Mega Man ZX
The end of levels and the rise of nonlinearity comes to the Mega Man universe...
We know... Capcom and company just won't quit with the Mega Man games, but really, why quit when you've got your groove back? Yep, the franchise that the Blue Bomber built has apparently taken a few cues from a certain Toni Morrison novel, as the storied series makes its first original appearance on the Nintendo's record-breaking handheld console.
And yes, "original" is the key word here, as I'm sure that naysayers will be quick to point out last year's Mega Man Battle Network 5: Double Team DS was essentially a port of GBA game - a very shoddy GBA game that I'd more or less like to forget ever existed. Fortunately for true Mega Man fans and fans of good games in general, this isn't another spin-off title with an undeniable identity crisis. Make no mistake about it; Mega Man ZX is all about side scrolling, two-dimensional butt-kicking action - and that's exactly how a Mega Man title should be!
While cleverness in the naming department may not be one of Capcom's strong suites, they are without a doubt one of the best developers when they focus hard on a project. Mega Man ZX, a sort of play-on-words-tribute to past installments of the franchise is looking like it could be what Mega Man fans everywhere have been waiting some time for. Taking style and gameplay cues from both the SNES's adored X series, and the GBA's uber-difficult Zero series, ZX is aiming to capture the perfect balance of both - the best of both worlds, if you will.
This time around things take place where the Zero series left off, albeit a few hundred years later. As a result, familiar characters like Zero are nowhere to be found. Instead, players take on the roles of two young teenage protagonists, who venture out in a world where the line separating reploids and humans is narrower than it's ever been in past iterations of the series. The two characters, Vent and Allie, yes, that's male and female, look and play extremely similar to one another; with the main difference being the in-game dialogue.
Throughout their adventure the pair seek out the assistance of Live Metals, which transforms your characters into different forms allowing you to gain special powers. What's really cool about the game is that both characters can strip down to their normal humanoid forms, which allows them to go about normal tasks without sticking out like a sore thumb. Being armor-less also allows you to float in water, and access otherwise unreachable areas due to the bulk of your suit.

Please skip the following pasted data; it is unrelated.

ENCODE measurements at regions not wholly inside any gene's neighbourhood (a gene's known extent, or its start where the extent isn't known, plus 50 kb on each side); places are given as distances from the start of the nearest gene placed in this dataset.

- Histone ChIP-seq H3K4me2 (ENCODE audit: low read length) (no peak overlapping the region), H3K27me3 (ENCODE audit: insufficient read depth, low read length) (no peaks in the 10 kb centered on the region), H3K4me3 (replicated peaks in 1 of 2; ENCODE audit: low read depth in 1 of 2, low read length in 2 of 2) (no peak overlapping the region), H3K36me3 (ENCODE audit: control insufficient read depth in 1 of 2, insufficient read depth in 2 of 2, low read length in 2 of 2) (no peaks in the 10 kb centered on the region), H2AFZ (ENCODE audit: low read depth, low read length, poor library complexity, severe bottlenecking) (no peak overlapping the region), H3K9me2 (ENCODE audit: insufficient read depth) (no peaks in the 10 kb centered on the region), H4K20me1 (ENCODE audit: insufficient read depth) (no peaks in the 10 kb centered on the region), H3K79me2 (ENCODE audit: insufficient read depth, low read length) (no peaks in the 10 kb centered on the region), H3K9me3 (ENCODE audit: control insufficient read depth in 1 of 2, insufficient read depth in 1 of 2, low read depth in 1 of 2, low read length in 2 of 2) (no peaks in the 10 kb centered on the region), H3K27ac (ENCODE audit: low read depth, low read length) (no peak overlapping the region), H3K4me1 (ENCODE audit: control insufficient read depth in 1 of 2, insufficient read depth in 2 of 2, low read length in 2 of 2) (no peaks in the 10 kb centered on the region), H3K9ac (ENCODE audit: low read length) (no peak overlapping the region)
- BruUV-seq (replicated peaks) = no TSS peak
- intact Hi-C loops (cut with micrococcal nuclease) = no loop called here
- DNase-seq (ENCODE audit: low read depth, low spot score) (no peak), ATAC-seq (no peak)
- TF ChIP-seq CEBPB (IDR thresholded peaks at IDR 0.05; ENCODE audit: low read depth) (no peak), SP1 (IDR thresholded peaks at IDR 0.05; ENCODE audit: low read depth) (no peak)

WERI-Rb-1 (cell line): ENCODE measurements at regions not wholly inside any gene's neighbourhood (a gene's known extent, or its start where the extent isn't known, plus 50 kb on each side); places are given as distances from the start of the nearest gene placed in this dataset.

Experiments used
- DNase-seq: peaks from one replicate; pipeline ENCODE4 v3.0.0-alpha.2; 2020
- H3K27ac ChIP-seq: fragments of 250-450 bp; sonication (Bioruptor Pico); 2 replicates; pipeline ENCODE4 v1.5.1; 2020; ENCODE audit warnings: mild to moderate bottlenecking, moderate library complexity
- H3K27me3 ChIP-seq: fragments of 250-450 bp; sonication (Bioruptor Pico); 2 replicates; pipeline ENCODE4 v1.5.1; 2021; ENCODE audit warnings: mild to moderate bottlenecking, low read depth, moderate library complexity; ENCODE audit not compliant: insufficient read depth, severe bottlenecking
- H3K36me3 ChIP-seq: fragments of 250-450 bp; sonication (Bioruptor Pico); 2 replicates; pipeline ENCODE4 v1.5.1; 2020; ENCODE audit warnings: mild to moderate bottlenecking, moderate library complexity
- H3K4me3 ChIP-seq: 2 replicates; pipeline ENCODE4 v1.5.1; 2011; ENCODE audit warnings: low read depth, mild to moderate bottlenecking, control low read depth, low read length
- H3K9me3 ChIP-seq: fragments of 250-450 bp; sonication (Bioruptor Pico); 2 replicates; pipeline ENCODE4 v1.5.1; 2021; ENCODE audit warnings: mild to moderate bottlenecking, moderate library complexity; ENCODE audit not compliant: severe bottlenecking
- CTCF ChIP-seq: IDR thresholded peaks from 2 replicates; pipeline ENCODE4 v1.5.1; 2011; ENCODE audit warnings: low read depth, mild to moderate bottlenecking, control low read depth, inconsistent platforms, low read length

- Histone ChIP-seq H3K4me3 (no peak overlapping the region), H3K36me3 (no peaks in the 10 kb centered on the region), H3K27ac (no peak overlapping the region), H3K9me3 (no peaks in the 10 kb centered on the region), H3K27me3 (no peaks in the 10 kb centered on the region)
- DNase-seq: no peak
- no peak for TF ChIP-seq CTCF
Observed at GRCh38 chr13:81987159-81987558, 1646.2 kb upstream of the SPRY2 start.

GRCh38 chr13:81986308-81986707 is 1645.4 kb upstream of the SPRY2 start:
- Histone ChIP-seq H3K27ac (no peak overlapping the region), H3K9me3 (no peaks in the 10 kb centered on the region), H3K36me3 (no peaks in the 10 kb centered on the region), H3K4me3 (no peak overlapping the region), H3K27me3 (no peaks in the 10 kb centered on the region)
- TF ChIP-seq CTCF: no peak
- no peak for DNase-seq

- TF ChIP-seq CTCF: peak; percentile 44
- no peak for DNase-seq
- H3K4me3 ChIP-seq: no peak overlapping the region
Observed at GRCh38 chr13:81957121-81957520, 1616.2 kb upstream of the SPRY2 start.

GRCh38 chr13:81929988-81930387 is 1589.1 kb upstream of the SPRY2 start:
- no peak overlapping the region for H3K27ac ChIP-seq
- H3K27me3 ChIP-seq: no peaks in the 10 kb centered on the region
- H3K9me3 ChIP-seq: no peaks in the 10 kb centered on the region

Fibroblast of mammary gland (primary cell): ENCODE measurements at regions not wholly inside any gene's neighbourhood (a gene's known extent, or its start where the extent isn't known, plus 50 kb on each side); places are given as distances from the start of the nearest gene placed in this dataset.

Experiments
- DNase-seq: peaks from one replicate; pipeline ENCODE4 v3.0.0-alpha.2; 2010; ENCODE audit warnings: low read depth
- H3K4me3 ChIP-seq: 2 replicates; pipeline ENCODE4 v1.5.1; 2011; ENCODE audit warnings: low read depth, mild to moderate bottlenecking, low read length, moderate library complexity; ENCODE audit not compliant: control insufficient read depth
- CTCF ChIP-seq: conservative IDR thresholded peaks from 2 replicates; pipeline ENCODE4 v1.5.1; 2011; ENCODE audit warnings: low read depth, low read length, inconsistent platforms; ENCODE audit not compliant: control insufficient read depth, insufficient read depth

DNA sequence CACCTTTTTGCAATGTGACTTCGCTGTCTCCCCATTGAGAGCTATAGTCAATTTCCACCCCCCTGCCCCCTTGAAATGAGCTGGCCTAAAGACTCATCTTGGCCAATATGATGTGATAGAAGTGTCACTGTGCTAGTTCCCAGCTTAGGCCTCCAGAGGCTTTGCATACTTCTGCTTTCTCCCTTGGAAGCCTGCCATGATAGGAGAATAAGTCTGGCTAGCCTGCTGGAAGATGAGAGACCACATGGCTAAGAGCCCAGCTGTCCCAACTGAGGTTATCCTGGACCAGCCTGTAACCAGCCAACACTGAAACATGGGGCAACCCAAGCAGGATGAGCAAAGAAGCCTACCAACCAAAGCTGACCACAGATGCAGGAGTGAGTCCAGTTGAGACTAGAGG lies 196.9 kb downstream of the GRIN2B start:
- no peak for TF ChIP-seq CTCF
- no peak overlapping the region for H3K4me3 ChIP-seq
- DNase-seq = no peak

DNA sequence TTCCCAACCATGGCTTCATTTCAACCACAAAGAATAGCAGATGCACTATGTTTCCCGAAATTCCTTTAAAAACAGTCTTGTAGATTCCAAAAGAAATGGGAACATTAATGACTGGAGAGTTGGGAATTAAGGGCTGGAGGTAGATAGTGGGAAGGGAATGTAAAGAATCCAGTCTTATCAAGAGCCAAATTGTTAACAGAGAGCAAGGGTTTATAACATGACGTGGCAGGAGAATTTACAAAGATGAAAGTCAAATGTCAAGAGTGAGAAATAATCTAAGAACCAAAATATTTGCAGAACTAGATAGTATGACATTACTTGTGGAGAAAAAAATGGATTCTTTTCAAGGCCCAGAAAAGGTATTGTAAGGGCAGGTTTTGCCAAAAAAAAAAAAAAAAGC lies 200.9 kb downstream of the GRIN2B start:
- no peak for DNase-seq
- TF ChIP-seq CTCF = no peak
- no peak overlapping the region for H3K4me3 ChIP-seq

Although I mentioned that Mega Man ZX borrows ideas from both Mega Man Zero, and Mega Man X, it's obviously much more influenced by the latter edition of the series - Mega Man Zero. The first and most outstanding indication of this is the layout of the levels. Unlike Mega Man X, which was mainly a linear affair, Mega Man ZX lets you indulge in the adventure however you see fit, the only thing limiting access is the Metals you've unlocked. Could this be Capcom's answer to Konami's successful "Metroidvania" titles? Conversely, while some of the GBA Mega Man titles were arguably some of the most difficult in the series, the development team behind ZX is hoping to balance out the gameplay of ZX by reducing the hair-removing frustration.
One of my favorite aspects about the latest addition of Mega Man is the level of polish that has been noticeably applied to the game's presentation. Not only is the game a beautiy to look at, with levels and characters designs done up in typical Toru Nakayama styling, but it's also nice to listen too as well. Over all, the amount of polish is readily apparent, with improved sound from the GBA excursions, making the awesome anime-inspired cut scenes a real treat to watch.
Capcom has definitely started a new chapter in the series that will keep fans on the edge of their seats, and most importantly will have them coming back for Mega Man ZX 2, 3, 4, and so on. I'm sure you guys know the drill by now. Mega Man ZX is due out later this fall. Keep it for additional coverage around the game's release.